We assist our clients with this process at My Pink Lawyer®.
Bottom Line: Whether a living trust avoids probate depends if your trust actually owns your assets.
Naming Beneficiaries of Financial Accounts Avoids Probate.
Another way to avoid probate of your assets or accounts is by naming beneficiaries for them.
It is very common to name beneficiaries for your life insurance, retirement plans, and even bank accounts.
You do so by using the company provided beneficiary form.
The beneficiary form is an agreement you make with the life insurance company or financial institution that when you die, you want them to pay your named beneficiary the monies in the policy or plan.
NO PROBATE IS NEEDED WHEN THERE IS A NAMED LIVING BENEFICIARY ON YOUR LIFE INSURANCE OR RETIREMENT ACCOUNT.
The problem is that many people forget to update their beneficiaries, or even name back-up beneficiaries, should their named beneficiary predecease them.
When there is no living beneficiary for a life insurance policy or retirement account, the life insurance company or financial institution will likely require that a probate be opened in order to claim the funds.
This is unfortunate because oftentimes no probate would be needed at all but for the lack of a named beneficiary on a life insurance policy or retirement account.
Although naming beneficiaries sounds like an easy way to avoid probate for financial accounts, and it is, it is not ideal for every situation. You will want to discuss this with your estate planning lawyer who will advise you on the pros and cons of using beneficiary forms to avoid probate for your particular situation.
If you do decide to use beneficiary forms to avoid probate of your financial accounts, make sure that you have both primary & contingent living beneficiaries on file for all of your life insurance policies and retirement accounts at all times.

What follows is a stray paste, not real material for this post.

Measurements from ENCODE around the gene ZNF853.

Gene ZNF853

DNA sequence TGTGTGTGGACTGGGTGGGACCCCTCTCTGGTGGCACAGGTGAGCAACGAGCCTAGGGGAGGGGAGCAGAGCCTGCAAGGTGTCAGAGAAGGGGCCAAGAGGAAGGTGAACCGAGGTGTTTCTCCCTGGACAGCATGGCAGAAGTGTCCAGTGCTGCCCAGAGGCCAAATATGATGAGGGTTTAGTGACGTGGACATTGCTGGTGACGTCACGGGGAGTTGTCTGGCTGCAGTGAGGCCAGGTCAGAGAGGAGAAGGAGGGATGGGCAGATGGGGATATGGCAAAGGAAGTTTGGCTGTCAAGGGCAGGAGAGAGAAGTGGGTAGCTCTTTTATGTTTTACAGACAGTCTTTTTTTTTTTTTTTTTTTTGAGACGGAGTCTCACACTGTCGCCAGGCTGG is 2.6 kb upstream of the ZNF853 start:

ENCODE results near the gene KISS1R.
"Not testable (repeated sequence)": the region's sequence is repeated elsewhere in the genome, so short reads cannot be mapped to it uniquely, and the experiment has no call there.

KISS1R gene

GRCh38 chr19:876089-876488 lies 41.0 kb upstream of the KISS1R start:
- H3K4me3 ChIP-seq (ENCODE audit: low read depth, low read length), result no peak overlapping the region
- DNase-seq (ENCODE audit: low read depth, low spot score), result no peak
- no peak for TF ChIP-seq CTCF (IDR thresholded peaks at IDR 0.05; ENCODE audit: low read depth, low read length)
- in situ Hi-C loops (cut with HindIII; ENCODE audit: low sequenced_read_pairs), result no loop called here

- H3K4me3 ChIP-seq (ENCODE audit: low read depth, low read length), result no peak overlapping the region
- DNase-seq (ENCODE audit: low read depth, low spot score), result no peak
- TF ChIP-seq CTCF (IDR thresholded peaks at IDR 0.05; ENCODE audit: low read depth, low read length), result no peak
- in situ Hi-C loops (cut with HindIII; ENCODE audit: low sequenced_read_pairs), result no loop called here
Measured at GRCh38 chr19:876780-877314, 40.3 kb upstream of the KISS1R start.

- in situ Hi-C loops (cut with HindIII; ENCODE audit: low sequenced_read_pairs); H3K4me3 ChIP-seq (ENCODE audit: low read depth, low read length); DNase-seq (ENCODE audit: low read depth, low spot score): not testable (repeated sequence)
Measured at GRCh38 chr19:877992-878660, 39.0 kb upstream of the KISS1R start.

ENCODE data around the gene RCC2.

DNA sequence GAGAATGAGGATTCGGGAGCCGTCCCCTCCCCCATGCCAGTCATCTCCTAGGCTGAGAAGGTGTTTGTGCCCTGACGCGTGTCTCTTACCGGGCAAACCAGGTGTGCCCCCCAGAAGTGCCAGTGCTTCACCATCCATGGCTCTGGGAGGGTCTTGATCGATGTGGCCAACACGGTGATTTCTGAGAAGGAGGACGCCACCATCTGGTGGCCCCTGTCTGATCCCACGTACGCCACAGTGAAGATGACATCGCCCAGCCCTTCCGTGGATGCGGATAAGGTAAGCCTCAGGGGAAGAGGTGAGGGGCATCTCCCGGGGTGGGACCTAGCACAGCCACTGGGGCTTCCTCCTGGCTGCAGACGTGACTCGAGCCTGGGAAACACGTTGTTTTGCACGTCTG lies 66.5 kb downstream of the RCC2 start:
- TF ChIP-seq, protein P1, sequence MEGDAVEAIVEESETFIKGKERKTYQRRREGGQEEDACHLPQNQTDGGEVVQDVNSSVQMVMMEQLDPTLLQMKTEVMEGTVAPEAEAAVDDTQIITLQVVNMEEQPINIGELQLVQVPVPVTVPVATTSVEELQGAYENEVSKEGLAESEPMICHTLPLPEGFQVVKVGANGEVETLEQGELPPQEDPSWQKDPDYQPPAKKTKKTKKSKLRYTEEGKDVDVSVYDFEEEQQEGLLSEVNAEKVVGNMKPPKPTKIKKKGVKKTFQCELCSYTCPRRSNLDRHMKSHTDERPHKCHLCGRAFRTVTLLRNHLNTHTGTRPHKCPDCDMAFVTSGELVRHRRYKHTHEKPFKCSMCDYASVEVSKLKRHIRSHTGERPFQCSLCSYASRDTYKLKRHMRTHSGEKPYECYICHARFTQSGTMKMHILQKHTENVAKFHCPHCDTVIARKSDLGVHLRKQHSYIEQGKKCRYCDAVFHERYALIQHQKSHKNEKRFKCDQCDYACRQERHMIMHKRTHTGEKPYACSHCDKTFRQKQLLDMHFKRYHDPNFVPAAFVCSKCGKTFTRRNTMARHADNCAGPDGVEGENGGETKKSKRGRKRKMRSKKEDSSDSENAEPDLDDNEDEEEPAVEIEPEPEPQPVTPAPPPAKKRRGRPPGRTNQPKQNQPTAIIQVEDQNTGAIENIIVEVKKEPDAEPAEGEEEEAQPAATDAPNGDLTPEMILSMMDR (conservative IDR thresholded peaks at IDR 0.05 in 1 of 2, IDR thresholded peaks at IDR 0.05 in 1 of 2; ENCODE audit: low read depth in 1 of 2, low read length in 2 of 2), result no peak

Failing to keep your beneficiaries current can cost your loved ones thousands of dollars in unnecessary legal expenses to claim their inheritance.
Joint Ownership of Assets Avoids Probate.
Another way to avoid probate of your assets in Florida is through joint ownership of assets.
There are several ways to co-own property in Florida, two of which include an automatic right of survivorship with no probate necessary.
If you co-own property with another person as “husband and wife”, tenants by entireties, or as joint tenants with rights of survivorship, when one of the owners die, the surviving owner(s) will continue to own the property with no probate necessary.
If, however, you co-own property as tenants in common, there is no right of survivorship and the deceased co-owner’s interest in the property will need to be probated.
Ask your estate planning attorney if you are unsure which way you co-own property.
Let’s Recap Ways to Avoid Probate in Florida:
So let’s recap ways you can avoid probate of your assets when you die to save your loved ones lots of time, headaches, and thousands of dollars in legal fees and expenses.
Contrary to popular belief, a Will REQUIRES a probate in order to pass along your assets.
A Living Trust only avoids probate if your trust OWNS your assets.
Life insurance policies, retirement plans, and other financial accounts only avoid probate if your beneficiary designations are current.
Only co-owned property with specific rights of survivorship will avoid probate.
So, how can you ensure that NO PROBATE will be required for YOUR income and assets?
By making sure that for every financial account, piece of property, and any other asset you own, is either jointly owned with someone else, has a current beneficiary associated with it, or is owned by a trust.
Although more expensive to establish, a living trust is an all-in-one flexible probate avoidance solution when it’s properly funded and maintained.
As discussed, there are other ways to avoid probate too, however, such as the proper use of beneficiary forms and joint ownership of property. Although such methods are not as flexible as a living trust, they might still fit the bill in meeting your planning goals.
The key is working with an estate planning professional to ensure that all of your planning goals are met in the most flexible, economic way possible.
Of course that’s what we specialize in at My Pink Lawyer® for our Florida clients.
I have also written a book that discusses the various ways to avoid probate which you can download for free below.